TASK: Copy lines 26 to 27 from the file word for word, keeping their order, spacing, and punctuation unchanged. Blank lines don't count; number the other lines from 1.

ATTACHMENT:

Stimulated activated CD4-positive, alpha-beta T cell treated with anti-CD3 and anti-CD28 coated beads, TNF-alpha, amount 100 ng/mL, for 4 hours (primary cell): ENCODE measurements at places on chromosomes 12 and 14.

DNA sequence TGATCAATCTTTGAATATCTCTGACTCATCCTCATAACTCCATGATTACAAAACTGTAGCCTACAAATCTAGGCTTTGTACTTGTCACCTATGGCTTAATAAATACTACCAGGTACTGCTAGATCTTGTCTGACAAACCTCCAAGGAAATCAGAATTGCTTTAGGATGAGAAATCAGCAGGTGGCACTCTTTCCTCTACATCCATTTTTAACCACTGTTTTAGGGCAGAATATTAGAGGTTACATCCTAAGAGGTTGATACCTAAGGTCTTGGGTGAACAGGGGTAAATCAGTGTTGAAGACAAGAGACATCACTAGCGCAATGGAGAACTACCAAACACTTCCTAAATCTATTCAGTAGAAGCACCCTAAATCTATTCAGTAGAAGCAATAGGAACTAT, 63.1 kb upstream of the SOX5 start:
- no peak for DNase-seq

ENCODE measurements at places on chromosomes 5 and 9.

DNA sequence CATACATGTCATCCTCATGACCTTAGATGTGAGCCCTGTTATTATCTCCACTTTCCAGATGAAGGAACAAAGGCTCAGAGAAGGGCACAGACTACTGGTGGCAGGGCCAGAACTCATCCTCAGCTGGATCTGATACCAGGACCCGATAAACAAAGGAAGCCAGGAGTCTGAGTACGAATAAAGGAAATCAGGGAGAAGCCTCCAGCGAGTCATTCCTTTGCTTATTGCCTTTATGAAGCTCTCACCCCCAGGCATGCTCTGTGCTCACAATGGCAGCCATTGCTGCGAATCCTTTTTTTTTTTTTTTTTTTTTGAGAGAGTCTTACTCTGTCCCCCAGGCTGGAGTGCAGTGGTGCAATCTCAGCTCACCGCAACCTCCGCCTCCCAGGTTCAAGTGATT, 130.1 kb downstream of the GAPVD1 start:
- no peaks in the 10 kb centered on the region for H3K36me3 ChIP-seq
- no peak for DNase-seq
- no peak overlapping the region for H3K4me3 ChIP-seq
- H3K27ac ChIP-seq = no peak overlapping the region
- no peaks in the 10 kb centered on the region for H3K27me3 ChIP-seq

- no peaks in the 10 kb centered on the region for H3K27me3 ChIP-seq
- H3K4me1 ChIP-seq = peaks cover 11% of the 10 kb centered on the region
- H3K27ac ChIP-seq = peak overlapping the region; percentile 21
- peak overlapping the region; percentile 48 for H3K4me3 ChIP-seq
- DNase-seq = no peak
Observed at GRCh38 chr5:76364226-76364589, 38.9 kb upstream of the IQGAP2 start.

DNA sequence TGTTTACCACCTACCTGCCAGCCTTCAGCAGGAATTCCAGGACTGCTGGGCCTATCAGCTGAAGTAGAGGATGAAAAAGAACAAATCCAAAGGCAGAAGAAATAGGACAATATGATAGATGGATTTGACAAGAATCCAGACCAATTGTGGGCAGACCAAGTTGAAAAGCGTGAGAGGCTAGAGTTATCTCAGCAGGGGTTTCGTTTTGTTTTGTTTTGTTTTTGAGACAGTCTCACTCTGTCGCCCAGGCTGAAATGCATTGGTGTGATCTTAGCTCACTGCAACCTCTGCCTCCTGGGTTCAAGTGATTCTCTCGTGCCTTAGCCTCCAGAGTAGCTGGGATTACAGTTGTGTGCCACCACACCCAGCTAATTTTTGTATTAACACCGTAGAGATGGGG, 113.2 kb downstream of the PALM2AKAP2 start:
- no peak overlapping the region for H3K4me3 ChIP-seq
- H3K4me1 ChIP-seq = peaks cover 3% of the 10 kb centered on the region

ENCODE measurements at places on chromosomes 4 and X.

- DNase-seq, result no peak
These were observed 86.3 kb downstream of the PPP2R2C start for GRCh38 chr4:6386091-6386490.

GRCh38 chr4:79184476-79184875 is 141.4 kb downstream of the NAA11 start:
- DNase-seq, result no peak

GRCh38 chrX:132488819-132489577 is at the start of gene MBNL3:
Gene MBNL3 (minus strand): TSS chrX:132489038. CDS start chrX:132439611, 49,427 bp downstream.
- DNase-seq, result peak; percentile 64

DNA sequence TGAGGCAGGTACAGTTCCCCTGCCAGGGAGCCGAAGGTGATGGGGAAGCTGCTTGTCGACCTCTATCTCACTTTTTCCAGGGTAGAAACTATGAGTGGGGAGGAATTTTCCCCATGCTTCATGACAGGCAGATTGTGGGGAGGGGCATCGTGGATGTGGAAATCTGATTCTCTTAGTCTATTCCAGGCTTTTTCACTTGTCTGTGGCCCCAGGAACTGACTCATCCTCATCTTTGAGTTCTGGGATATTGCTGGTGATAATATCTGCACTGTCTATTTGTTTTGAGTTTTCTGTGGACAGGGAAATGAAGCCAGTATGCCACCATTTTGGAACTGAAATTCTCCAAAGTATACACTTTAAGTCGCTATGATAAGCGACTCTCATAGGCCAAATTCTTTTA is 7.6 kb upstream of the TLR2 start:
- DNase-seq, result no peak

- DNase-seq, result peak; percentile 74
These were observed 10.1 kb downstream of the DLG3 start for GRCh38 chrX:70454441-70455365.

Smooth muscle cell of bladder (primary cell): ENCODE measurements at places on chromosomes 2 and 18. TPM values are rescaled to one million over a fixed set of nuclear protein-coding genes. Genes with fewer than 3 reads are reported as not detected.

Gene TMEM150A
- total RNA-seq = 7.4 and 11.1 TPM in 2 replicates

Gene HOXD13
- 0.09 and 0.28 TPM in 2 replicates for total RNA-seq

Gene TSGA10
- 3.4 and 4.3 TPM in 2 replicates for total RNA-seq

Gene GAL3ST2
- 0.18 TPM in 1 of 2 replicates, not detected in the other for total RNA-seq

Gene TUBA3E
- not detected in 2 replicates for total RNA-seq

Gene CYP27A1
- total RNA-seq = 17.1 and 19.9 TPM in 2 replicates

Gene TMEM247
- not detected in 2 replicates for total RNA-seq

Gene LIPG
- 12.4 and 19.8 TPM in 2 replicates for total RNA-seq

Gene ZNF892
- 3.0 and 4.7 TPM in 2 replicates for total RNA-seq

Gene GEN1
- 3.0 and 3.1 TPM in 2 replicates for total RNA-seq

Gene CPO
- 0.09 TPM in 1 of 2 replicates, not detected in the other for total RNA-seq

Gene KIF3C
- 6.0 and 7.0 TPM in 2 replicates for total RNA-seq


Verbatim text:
Gene MBNL3 (minus strand): TSS chrX:132489038. CDS start chrX:132439611, 49,427 bp downstream.
- DNase-seq, result peak; percentile 64